High school football can begin in L.A. after COVID-19 threshold met – Daily News



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Better late than never. High school football is back.

The California Department of Public Health released the updated COVID-19 numbers Tuesday afternoon, which revealed the adjusted case rate per 100,000 was 12.3 for Los Angeles County. The guidance given by state officials on Friday permits outdoor youth competition if a county’s rate reaches 14 or lower.

Orange County’s case rate is 11.9.

All that’s left is for respective county health departments to align themselves with the state’s guidance, and it’s game on.

This allows all outdoor sports to begin practice, pending school and district rules, and eventually compete. However, the same guidance says schools can only compete against schools in the same or neighboring counties.

“I was hopeful the rate would be at 14 (or lower),” Sierra Canyon coach Jon Ellinghouse said. “Now, I think it’s realistic to play six games.”

Ellinghouse will put that realism into motion Tuesday afternoon. The Trailblazers will be out on the field starting day one of 10 needed practices in helmets – and eventually pads on Friday – before a game can be played, a mandate from the CIF Southern Section.

In a perfect world, Sierra Canyon’s 10 days of practice would end on Friday, March 5, and would make them eligible for a scrimmage March 6. Ellinghouse already confirmed that Sierra Canyon will travel to play St. John Bosco in Bellflower on March 12. The calendar could allow six total games to be played before the Southern Section’s season end date of April 17.

Paraclete football coach Dean Herrington shares the same sense of urgency. He’s looking to scrimmage March 6.

“I’m ecstatic for the kids,” Herrington said. “Can’t wait to get back out on the field.”

The official date outdoor competition can begin is Friday, Feb. 26, which restricts football practice to be with full pads. Until then, practice will be with helmets.

“I had two practice plans ready for Tuesday,” Chaminade coach Ed Croson said when waiting for the latest COVID-19 numbers.

It’s not as easy for public schools that have to wait on guidance from its respective district on what is permitted, or not permitted. Some wait is longer than others.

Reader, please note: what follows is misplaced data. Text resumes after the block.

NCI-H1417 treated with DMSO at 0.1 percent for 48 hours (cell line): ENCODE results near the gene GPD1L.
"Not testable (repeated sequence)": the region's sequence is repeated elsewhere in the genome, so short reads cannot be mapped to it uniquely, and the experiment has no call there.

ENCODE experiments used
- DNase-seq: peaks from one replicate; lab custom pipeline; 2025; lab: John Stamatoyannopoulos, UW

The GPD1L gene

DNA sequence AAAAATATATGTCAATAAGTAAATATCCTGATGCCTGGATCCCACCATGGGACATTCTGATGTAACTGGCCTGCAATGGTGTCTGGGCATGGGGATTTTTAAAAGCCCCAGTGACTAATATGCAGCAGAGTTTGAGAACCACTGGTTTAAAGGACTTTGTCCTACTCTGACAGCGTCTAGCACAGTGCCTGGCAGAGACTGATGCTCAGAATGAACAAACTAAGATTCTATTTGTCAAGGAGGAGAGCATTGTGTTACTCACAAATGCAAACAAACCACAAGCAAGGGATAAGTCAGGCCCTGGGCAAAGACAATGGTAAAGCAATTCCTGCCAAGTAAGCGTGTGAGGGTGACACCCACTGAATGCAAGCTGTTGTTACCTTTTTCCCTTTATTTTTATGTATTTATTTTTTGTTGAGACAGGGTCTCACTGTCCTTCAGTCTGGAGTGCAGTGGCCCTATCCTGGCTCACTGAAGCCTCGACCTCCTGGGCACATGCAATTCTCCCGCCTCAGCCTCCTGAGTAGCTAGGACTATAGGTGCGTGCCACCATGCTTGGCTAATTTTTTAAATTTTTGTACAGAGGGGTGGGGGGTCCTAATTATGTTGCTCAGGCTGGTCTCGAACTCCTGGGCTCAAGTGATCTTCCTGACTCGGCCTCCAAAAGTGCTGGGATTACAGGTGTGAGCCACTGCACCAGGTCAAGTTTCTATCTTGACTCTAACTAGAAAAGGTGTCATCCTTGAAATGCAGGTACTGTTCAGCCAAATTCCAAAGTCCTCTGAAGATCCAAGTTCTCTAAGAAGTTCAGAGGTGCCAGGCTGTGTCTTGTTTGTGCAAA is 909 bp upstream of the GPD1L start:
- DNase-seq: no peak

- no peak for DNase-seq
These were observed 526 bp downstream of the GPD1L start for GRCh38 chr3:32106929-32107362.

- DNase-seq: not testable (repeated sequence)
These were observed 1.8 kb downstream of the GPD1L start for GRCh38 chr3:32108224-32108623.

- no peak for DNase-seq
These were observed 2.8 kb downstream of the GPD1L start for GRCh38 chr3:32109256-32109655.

Calabasas High, which is in the Las Virgenes Unified School District, could be one of the first public schools in action due to superintendent Dr. Dan Stepenosky’s love for athletics.

“We need sports back…our kids have been isolated, away from other contact for 10 months,” Stepenosky said in late January. “That is having a very serious impact on their social and emotional health.”

Calabasas athletic director Jon Palarz says there’s a meeting with the superintendent Tuesday afternoon to discuss athletics.

“I believe we’re ready to go, and moving forward as quickly as possible. I expect our football team will be practicing in pads on Friday,” Palarz said.

Ventura County, a neighboring county that includes schools like Westlake, Moorpark and Thousand Oaks High – all in the Daily News coverage area for high school sports – will have to wait one more week to begin practice. The adjusted rate for the county Tuesday was 16.9, above the 14 needed to begin.

However, the number dropped from last week’s 26.2 – it’s trending in the right direction.

Westlake football coach Tim Kirksey sees the one-week delay as a good thing.

“Our district needed more time anyway, so us not getting (the number) this week gives everyone more time to be more prepared going into next week,” Kirksey said. “I’m excited to feel like this thing is real.”




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